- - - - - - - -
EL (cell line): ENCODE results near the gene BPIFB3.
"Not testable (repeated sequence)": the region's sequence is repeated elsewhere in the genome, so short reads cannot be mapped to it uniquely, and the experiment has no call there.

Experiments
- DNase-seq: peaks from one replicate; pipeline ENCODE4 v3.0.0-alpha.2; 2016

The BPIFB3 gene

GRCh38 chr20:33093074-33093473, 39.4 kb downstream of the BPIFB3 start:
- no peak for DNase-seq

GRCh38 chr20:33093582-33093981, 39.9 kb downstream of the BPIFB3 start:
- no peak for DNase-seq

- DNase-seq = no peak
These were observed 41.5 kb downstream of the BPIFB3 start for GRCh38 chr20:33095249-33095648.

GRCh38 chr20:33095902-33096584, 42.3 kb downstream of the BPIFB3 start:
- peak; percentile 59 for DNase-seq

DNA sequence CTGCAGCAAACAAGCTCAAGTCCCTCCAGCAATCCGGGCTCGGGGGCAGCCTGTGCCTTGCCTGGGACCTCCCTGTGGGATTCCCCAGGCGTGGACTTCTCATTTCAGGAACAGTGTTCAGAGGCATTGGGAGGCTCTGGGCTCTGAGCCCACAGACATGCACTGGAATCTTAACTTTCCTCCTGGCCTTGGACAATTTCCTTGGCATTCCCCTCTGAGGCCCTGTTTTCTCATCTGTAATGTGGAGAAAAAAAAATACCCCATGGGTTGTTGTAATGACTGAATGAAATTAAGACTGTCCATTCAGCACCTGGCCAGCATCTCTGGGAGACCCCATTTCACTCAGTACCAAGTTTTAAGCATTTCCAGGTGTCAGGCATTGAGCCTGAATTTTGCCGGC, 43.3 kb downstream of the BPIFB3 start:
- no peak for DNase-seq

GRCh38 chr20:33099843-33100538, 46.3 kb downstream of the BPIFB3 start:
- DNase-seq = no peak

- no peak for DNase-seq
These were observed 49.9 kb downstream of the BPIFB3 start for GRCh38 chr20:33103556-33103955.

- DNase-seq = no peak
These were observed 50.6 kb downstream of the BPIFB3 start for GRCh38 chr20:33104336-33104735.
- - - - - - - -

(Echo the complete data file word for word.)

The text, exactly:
EL (cell line): ENCODE results near the gene BPIFB3.
"Not testable (repeated sequence)": the region's sequence is repeated elsewhere in the genome, so short reads cannot be mapped to it uniquely, and the experiment has no call there.

Experiments
- DNase-seq: peaks from one replicate; pipeline ENCODE4 v3.0.0-alpha.2; 2016

The BPIFB3 gene

GRCh38 chr20:33093074-33093473, 39.4 kb downstream of the BPIFB3 start:
- no peak for DNase-seq

GRCh38 chr20:33093582-33093981, 39.9 kb downstream of the BPIFB3 start:
- no peak for DNase-seq

- DNase-seq = no peak
These were observed 41.5 kb downstream of the BPIFB3 start for GRCh38 chr20:33095249-33095648.

GRCh38 chr20:33095902-33096584, 42.3 kb downstream of the BPIFB3 start:
- peak; percentile 59 for DNase-seq

DNA sequence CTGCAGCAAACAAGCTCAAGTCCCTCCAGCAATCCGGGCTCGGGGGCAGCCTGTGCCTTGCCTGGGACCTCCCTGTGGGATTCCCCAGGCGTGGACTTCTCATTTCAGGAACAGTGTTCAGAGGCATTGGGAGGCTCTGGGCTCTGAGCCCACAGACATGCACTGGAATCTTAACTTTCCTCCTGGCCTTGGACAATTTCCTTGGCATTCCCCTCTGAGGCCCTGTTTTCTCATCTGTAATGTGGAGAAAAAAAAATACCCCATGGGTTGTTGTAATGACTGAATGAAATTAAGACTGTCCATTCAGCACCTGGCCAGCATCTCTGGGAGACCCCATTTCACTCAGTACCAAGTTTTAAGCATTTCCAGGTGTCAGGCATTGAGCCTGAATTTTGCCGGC, 43.3 kb downstream of the BPIFB3 start:
- no peak for DNase-seq

GRCh38 chr20:33099843-33100538, 46.3 kb downstream of the BPIFB3 start:
- DNase-seq = no peak

- no peak for DNase-seq
These were observed 49.9 kb downstream of the BPIFB3 start for GRCh38 chr20:33103556-33103955.

- DNase-seq = no peak
These were observed 50.6 kb downstream of the BPIFB3 start for GRCh38 chr20:33104336-33104735.